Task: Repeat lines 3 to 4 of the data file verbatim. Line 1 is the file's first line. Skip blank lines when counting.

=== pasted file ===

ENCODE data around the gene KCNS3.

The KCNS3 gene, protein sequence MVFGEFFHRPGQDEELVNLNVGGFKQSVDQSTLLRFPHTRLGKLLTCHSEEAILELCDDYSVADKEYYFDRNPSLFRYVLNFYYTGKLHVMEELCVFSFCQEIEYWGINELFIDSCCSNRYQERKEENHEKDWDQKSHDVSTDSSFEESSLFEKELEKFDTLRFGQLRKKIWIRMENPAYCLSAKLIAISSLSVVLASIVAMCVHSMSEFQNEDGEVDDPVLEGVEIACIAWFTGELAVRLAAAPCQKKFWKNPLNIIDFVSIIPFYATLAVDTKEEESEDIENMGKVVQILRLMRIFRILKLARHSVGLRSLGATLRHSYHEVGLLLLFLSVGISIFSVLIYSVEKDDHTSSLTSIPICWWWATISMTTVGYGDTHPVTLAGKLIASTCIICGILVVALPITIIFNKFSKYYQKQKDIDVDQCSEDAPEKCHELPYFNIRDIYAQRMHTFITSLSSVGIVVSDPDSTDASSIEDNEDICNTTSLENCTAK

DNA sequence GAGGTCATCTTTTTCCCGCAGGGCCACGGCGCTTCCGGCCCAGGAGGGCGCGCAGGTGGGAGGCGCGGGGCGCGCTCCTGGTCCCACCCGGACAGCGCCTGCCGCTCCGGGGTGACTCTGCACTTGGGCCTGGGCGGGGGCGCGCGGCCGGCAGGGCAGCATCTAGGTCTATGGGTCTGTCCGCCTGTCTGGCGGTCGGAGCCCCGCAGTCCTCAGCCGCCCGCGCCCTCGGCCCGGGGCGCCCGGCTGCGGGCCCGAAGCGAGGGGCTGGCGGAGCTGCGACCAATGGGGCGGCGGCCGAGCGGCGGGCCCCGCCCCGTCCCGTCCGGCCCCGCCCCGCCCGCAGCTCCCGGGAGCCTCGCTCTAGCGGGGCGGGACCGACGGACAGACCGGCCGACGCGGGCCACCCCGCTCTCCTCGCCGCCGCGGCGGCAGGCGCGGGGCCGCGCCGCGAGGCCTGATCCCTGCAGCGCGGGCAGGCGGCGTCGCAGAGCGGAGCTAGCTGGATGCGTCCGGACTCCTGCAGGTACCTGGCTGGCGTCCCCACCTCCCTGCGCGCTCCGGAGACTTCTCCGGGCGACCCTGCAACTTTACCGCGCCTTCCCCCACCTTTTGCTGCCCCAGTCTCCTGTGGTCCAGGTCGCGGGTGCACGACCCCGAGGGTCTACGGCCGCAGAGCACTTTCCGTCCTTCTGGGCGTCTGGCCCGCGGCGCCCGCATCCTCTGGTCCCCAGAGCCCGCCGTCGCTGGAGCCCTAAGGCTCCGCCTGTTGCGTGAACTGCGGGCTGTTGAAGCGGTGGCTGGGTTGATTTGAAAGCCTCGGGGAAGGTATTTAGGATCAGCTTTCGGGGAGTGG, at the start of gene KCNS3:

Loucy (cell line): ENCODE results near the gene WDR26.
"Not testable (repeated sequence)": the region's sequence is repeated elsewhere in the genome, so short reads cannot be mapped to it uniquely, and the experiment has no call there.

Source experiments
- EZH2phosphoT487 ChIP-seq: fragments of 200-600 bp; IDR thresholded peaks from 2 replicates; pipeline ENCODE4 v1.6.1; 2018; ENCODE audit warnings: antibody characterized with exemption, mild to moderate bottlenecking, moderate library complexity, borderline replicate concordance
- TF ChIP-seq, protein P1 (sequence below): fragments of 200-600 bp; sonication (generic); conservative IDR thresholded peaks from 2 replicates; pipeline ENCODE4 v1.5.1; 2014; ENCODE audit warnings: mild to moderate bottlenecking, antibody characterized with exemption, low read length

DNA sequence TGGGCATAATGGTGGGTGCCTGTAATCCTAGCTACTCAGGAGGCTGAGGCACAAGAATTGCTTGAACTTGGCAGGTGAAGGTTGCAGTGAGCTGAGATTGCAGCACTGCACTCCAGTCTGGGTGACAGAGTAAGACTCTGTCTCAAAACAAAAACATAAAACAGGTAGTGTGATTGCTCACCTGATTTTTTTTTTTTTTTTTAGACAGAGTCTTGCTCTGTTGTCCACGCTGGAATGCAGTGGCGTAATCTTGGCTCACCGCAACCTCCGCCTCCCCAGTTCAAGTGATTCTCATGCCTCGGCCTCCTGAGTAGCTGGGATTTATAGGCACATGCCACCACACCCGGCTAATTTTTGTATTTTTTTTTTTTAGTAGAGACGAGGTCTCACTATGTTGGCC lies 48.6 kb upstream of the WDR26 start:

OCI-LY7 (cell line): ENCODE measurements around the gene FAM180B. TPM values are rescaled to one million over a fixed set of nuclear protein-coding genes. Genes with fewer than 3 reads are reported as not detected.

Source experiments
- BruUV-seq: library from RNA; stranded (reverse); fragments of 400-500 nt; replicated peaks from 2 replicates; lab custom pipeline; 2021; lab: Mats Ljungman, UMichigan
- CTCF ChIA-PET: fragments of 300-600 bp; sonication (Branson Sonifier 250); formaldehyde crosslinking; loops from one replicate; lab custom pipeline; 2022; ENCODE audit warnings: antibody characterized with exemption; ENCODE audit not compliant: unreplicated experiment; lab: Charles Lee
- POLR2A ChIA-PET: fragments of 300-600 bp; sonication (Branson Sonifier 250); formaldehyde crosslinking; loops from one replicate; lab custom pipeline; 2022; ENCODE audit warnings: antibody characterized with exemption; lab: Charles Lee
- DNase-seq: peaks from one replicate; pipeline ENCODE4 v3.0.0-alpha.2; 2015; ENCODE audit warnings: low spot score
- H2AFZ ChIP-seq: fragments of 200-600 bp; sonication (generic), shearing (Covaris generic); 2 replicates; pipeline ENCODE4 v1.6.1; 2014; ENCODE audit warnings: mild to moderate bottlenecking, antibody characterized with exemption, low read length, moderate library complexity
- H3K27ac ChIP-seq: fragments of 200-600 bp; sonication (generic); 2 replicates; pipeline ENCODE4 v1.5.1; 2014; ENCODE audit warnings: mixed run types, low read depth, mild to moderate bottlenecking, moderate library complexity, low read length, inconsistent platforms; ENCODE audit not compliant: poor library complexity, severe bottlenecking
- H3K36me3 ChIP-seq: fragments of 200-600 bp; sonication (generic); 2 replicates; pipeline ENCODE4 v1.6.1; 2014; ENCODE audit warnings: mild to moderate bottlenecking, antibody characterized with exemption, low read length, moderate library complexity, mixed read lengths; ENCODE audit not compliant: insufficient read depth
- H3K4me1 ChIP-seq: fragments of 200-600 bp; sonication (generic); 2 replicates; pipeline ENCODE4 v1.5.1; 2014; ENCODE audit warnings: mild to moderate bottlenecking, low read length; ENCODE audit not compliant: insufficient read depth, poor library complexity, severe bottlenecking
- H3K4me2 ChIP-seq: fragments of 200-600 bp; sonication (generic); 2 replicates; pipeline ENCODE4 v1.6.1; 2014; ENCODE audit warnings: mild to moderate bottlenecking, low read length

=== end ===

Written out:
DNA sequence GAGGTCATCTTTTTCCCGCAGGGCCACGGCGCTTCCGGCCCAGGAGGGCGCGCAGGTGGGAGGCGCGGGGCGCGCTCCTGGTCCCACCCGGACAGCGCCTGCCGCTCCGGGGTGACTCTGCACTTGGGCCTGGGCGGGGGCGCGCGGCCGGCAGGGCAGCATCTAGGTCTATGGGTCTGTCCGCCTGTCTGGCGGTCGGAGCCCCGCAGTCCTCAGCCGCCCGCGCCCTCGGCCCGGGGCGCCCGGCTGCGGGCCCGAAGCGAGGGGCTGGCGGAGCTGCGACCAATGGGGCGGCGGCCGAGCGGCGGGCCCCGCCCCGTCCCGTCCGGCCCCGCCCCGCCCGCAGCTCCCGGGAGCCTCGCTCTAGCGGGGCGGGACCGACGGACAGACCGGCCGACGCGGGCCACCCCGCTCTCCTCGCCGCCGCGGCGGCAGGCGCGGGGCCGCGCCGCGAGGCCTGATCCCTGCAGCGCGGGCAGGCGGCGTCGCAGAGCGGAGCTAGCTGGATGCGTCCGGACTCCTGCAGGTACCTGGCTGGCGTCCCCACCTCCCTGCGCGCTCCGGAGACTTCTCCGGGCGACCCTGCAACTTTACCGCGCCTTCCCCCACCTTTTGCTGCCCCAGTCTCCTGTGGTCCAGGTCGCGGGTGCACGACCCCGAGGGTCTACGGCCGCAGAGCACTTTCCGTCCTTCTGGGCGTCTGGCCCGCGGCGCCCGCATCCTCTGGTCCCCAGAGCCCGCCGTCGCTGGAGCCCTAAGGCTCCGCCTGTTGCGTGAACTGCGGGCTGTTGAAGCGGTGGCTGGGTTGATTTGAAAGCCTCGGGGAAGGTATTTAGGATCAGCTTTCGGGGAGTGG, at the start of gene KCNS3:

Loucy (cell line): ENCODE results near the gene WDR26.